“The job of the CPA is to raise the profile of the stuff we do really, really well and perhaps challenge the sector do to things even better”
That’s what Dr Diana Montgomery, CEO of the Construction Products Association told the audience at BMF Members Day.
“Around one-third of the total UK construction value sits within this room,” she said. “We represent 10% of UK manufacturing and employ over 10,000 people within those companies. We have a real opportunity to make the UK a great place to do business and a great place to be.”
Turning to the market conditions, Montgomery described the second quarter of 2013 as “quite a ride, coming as it did off the back of the worst quarter one figures ever.”
“We are seeing things picking up in infrastructure and we have turned the corner in private commercial work,” she said.
“We can now be cautiously optimistic. Cautious because we don’t know what sort of winter we are going to get, and also because we know that some housebuilders are bringing forward stuff they had planned for 2014 quarter 1 into quarter three of this year.” What that means, she explained, is that no-one yet knows if the housebuilders have more up their sleeves to replace the moved projects or if there will be another dip.
“Help to Buy is helping new build housing and when we see part 2 of it coming through next year, we know that will help with second hand homes. However, I was very pleased to see that the Telegraph has been asking what the exit strategy is for Help to Buy.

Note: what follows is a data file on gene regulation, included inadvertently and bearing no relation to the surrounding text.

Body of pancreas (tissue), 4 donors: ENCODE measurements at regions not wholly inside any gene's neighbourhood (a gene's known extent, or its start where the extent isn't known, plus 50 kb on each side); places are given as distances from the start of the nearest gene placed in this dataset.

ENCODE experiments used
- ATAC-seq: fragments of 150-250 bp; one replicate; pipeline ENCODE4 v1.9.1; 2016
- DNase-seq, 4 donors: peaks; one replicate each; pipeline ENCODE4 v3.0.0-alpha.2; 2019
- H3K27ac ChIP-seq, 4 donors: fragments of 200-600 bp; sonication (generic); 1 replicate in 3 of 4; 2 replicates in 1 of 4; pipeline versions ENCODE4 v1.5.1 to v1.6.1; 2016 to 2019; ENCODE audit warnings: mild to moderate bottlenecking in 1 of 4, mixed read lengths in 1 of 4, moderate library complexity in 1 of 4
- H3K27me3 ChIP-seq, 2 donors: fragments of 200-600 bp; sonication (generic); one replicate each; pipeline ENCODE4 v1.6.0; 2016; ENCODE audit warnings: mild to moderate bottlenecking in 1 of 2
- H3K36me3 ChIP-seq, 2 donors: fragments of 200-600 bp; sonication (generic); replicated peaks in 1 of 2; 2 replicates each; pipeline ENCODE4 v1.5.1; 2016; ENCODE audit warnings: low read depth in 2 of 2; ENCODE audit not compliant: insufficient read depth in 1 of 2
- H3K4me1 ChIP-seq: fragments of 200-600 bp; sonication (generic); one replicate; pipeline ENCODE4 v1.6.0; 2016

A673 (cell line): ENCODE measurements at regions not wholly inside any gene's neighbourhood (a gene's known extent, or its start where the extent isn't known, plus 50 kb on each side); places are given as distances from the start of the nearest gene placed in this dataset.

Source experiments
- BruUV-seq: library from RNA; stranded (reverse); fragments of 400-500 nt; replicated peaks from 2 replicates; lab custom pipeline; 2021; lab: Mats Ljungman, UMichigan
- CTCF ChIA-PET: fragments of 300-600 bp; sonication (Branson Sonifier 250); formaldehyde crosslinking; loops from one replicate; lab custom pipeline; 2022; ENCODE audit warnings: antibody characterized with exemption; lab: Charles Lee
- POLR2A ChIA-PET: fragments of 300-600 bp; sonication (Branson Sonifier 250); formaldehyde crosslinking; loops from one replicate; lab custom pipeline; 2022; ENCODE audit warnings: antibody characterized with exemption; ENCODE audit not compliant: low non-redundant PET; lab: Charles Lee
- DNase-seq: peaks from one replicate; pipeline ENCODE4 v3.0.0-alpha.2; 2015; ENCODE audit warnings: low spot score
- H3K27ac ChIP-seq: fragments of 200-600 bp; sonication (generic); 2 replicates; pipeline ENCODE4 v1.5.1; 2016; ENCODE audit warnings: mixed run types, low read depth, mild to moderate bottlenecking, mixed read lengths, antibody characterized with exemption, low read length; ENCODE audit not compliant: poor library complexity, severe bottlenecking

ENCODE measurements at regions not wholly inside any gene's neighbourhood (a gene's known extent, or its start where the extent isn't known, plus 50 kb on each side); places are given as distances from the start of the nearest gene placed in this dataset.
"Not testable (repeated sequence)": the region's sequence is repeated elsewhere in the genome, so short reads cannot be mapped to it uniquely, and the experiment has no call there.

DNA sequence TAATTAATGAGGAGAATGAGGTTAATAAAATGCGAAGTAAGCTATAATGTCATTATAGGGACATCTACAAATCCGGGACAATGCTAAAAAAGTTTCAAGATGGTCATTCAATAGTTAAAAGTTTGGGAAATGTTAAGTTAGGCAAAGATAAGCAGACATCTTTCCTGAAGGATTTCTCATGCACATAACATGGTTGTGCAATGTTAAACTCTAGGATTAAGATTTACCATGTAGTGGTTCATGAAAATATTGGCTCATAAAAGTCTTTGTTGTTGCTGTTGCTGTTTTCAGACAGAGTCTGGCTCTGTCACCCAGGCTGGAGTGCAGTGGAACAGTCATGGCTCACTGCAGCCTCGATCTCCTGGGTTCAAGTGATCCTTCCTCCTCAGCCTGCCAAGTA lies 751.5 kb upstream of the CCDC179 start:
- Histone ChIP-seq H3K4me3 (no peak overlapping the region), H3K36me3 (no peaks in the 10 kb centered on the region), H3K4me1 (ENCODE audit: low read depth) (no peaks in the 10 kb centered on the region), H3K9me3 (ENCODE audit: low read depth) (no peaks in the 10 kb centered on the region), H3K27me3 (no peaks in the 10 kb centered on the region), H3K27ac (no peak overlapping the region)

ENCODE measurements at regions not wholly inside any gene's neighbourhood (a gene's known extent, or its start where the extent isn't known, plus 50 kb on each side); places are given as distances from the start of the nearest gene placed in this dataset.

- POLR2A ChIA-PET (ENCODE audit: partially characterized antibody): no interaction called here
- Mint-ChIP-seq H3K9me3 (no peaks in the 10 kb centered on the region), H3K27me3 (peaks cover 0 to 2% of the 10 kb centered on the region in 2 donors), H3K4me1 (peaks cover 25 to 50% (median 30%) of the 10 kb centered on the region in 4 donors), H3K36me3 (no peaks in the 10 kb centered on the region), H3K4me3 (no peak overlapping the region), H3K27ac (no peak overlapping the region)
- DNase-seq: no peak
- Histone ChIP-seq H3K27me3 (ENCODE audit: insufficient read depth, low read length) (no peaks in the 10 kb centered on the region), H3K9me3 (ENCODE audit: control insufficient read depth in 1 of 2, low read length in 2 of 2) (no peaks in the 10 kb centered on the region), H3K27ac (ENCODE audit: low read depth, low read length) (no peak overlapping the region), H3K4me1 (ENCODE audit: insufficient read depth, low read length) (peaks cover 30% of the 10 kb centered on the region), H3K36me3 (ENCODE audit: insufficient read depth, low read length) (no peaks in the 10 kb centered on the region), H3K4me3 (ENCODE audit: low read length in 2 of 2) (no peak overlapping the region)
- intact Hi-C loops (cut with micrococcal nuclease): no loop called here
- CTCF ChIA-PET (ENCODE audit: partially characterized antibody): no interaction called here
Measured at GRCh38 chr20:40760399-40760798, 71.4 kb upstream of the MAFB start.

“At the CPA we have been asking this ourselves. Help to Buy is a finite pot of money and we need to think about what we do when that money runs out. The last thing we need is for a young couple of first-time buyers to be eligible for the help one day, only to be ineligible the following day. One idea might be to tail it off slowly by raising the required standards the houses need to be before the money is released. This might, for example, mean having an Energy Performance Certificate as a certain standard.”
There is some uncertainty about the sustainability of the recovery, Montgomery says, and this is based mainly around the current major shortages of some heavy building materials. “Aerated and concrete blocks are particularly badly affected, and we know there are imports coming in to make up the difference. There is, we hear, plenty of capacity in bricks and with civils, but its haulage that is being constrained.
“It feels like the recovery is happening across the board but maybe we should be thinking in terms of being back in 2005/6 rather than the boom times of a year or two later.”